Head Start proposes 22 closures and tailoring the program to work with state Pre-K

This is an archived article and the information in the article may be outdated. Please look at the time stamp on the story to see when it was last updated.

DECATUR, Ala. – Big changes are proposed for Alabama’s Head Start programs.

With Alabama excelling nationally in pre-k programs, the two are tailoring their programs to enhance early education rather than take away from one another.

It also means some closures in north Alabama.

Just last week, the state announced funding for 2,700 additional spaces in the pre-k programs, many of which are designated for north Alabama.

So Head Start is taking a proactive stance to continue its role in early education.

Leaders have proposed closing 22 classrooms and catering to 3 year olds.

Head Start used to hold a monopoly on early child education in the state. Programs serve 15 counties in with 162 classrooms for 3, 4, and 5 year old's who qualify with low income families.

"In the last couple of years though there's been a shift and that shift has been more money in Alabama pre-k classrooms,” explained Community Action Partner CEO, Michael Tubbs. “That's good for the children of Alabama and that's good for Alabama."

This has shifted many eligible Head Start children to the state program. There is also a federal push to improve the cost per child in the non-profit to better reflect the quality of the program.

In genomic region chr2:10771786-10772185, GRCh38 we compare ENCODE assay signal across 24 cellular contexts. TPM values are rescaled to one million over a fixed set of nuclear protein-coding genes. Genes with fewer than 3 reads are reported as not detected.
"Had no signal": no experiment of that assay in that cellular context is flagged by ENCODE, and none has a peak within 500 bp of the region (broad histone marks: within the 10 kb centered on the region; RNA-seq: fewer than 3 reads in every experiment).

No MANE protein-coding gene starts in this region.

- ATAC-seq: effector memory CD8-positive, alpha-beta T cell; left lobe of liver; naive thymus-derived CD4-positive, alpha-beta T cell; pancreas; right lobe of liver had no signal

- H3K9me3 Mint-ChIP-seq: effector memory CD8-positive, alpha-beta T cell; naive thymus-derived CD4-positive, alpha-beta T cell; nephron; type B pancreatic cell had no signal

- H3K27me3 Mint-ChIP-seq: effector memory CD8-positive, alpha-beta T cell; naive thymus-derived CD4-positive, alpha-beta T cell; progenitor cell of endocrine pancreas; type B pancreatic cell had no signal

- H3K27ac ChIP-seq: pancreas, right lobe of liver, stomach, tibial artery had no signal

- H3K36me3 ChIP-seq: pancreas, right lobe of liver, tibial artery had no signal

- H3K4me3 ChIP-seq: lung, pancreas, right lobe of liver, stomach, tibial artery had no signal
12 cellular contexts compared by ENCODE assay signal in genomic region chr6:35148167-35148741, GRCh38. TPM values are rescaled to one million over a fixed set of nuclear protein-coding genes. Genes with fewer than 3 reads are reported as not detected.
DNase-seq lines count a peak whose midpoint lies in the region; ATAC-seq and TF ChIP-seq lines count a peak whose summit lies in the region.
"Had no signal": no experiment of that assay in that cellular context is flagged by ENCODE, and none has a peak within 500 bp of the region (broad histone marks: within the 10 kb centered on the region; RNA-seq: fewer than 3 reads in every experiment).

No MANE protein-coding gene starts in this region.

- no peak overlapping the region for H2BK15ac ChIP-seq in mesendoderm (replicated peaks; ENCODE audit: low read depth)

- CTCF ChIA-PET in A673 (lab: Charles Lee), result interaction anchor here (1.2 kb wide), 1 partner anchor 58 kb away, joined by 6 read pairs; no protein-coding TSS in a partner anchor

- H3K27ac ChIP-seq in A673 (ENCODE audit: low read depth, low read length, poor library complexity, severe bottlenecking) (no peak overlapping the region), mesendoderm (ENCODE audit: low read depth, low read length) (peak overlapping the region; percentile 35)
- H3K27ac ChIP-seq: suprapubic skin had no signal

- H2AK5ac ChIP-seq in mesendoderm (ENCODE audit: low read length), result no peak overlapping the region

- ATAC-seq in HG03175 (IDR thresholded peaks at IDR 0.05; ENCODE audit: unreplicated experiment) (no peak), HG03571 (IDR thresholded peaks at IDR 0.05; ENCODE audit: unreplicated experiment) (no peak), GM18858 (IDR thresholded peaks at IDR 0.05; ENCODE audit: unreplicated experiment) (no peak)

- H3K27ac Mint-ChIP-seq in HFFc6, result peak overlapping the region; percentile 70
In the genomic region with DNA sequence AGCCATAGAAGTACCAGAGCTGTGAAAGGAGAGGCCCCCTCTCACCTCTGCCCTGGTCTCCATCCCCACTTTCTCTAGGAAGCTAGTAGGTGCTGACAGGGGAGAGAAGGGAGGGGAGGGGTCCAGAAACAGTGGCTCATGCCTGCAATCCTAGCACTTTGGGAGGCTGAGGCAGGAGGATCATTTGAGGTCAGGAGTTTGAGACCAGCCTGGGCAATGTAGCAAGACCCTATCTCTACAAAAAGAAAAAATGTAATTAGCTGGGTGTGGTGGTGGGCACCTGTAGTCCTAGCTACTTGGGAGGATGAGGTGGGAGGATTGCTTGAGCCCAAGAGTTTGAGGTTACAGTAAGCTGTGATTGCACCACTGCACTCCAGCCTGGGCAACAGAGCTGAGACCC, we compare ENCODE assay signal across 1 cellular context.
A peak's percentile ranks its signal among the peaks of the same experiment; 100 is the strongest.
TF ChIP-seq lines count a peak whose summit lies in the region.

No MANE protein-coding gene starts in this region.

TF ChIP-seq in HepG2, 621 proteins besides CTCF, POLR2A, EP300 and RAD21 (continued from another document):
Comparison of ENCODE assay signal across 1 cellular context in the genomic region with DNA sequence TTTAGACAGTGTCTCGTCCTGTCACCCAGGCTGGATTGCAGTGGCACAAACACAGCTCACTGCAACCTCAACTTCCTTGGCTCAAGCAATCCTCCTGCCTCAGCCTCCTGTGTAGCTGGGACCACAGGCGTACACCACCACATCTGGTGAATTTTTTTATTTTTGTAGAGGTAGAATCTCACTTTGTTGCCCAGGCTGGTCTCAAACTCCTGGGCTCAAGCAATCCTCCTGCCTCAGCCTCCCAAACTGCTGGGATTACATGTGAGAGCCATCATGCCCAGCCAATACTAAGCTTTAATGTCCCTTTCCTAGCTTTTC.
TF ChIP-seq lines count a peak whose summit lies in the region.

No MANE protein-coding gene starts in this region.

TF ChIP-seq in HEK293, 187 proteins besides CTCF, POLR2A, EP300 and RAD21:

"The wind is blowing towards Head Start becoming more like a 3 year old program and if that happens you have to reduce to 17 kids in a classroom," explained Tubbs.

Currently there are 20 kids per classroom.

Head Start also plans to shift to more heavily populated areas to fill classrooms.

Proposed closures in our area include; four in Jackson County, three in Cherokee, and five in Cullman County.

There are areas that have received funding for pre-k programs and Head Start is helping those families now.

"Let’s go ahead and introduce you to those folks right now and get your kids on the waiting list," said Tubbs.

The non-profit also plans to increase teacher salaries to be more competitive with pre k programs and retain quality teachers.

Overall, these changes are to best serve the children of Alabama.

"The earlier you can serve a child and the family, the better school readiness you can prepare for," expressed Tubbs.

The proposed changes have been submitted on a federal level and Head Start hopes to know if they are approved by June.

The closures would impact roughly 44 staff members and the non-profit is working to move them to pre-k programs if shut down.